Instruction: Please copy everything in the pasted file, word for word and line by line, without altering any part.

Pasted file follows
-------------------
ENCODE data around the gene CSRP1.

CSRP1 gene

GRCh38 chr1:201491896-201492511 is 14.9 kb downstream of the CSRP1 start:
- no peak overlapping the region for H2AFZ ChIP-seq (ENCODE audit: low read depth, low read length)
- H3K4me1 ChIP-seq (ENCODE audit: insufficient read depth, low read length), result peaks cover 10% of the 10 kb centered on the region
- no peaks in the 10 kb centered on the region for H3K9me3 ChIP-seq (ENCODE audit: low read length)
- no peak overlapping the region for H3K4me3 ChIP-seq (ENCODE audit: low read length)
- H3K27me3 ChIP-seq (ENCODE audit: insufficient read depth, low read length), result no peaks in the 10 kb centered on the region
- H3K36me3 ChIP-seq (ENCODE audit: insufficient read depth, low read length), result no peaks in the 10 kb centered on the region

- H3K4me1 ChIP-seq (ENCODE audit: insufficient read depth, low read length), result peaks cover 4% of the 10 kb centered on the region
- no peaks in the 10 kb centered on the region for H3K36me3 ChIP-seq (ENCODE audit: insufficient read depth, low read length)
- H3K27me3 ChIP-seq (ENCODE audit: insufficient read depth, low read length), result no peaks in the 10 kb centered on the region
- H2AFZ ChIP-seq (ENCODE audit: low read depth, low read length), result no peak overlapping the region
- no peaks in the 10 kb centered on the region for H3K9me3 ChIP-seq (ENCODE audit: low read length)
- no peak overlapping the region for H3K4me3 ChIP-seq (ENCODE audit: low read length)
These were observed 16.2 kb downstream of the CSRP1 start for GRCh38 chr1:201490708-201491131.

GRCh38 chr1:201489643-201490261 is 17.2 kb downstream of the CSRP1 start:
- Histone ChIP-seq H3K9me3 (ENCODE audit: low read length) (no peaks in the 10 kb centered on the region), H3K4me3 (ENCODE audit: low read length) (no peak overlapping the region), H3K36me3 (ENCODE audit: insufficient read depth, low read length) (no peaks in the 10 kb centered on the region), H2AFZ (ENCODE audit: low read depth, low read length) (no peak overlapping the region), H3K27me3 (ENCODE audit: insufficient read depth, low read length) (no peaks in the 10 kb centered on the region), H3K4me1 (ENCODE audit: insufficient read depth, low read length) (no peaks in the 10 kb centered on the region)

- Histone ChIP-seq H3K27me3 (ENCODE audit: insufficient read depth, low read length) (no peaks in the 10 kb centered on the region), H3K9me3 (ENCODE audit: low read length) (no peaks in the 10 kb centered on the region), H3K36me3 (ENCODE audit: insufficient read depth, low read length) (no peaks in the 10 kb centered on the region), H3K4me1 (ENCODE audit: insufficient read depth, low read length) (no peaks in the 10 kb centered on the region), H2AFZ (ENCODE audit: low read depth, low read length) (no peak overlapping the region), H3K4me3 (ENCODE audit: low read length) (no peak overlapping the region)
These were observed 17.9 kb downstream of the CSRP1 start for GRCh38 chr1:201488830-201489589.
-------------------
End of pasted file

ENCODE data around the gene CSRP1.

CSRP1 gene

GRCh38 chr1:201491896-201492511 is 14.9 kb downstream of the CSRP1 start:
- no peak overlapping the region for H2AFZ ChIP-seq (ENCODE audit: low read depth, low read length)
- H3K4me1 ChIP-seq (ENCODE audit: insufficient read depth, low read length), result peaks cover 10% of the 10 kb centered on the region
- no peaks in the 10 kb centered on the region for H3K9me3 ChIP-seq (ENCODE audit: low read length)
- no peak overlapping the region for H3K4me3 ChIP-seq (ENCODE audit: low read length)
- H3K27me3 ChIP-seq (ENCODE audit: insufficient read depth, low read length), result no peaks in the 10 kb centered on the region
- H3K36me3 ChIP-seq (ENCODE audit: insufficient read depth, low read length), result no peaks in the 10 kb centered on the region

- H3K4me1 ChIP-seq (ENCODE audit: insufficient read depth, low read length), result peaks cover 4% of the 10 kb centered on the region
- no peaks in the 10 kb centered on the region for H3K36me3 ChIP-seq (ENCODE audit: insufficient read depth, low read length)
- H3K27me3 ChIP-seq (ENCODE audit: insufficient read depth, low read length), result no peaks in the 10 kb centered on the region
- H2AFZ ChIP-seq (ENCODE audit: low read depth, low read length), result no peak overlapping the region
- no peaks in the 10 kb centered on the region for H3K9me3 ChIP-seq (ENCODE audit: low read length)
- no peak overlapping the region for H3K4me3 ChIP-seq (ENCODE audit: low read length)
These were observed 16.2 kb downstream of the CSRP1 start for GRCh38 chr1:201490708-201491131.

GRCh38 chr1:201489643-201490261 is 17.2 kb downstream of the CSRP1 start:
- Histone ChIP-seq H3K9me3 (ENCODE audit: low read length) (no peaks in the 10 kb centered on the region), H3K4me3 (ENCODE audit: low read length) (no peak overlapping the region), H3K36me3 (ENCODE audit: insufficient read depth, low read length) (no peaks in the 10 kb centered on the region), H2AFZ (ENCODE audit: low read depth, low read length) (no peak overlapping the region), H3K27me3 (ENCODE audit: insufficient read depth, low read length) (no peaks in the 10 kb centered on the region), H3K4me1 (ENCODE audit: insufficient read depth, low read length) (no peaks in the 10 kb centered on the region)

- Histone ChIP-seq H3K27me3 (ENCODE audit: insufficient read depth, low read length) (no peaks in the 10 kb centered on the region), H3K9me3 (ENCODE audit: low read length) (no peaks in the 10 kb centered on the region), H3K36me3 (ENCODE audit: insufficient read depth, low read length) (no peaks in the 10 kb centered on the region), H3K4me1 (ENCODE audit: insufficient read depth, low read length) (no peaks in the 10 kb centered on the region), H2AFZ (ENCODE audit: low read depth, low read length) (no peak overlapping the region), H3K4me3 (ENCODE audit: low read length) (no peak overlapping the region)
These were observed 17.9 kb downstream of the CSRP1 start for GRCh38 chr1:201488830-201489589.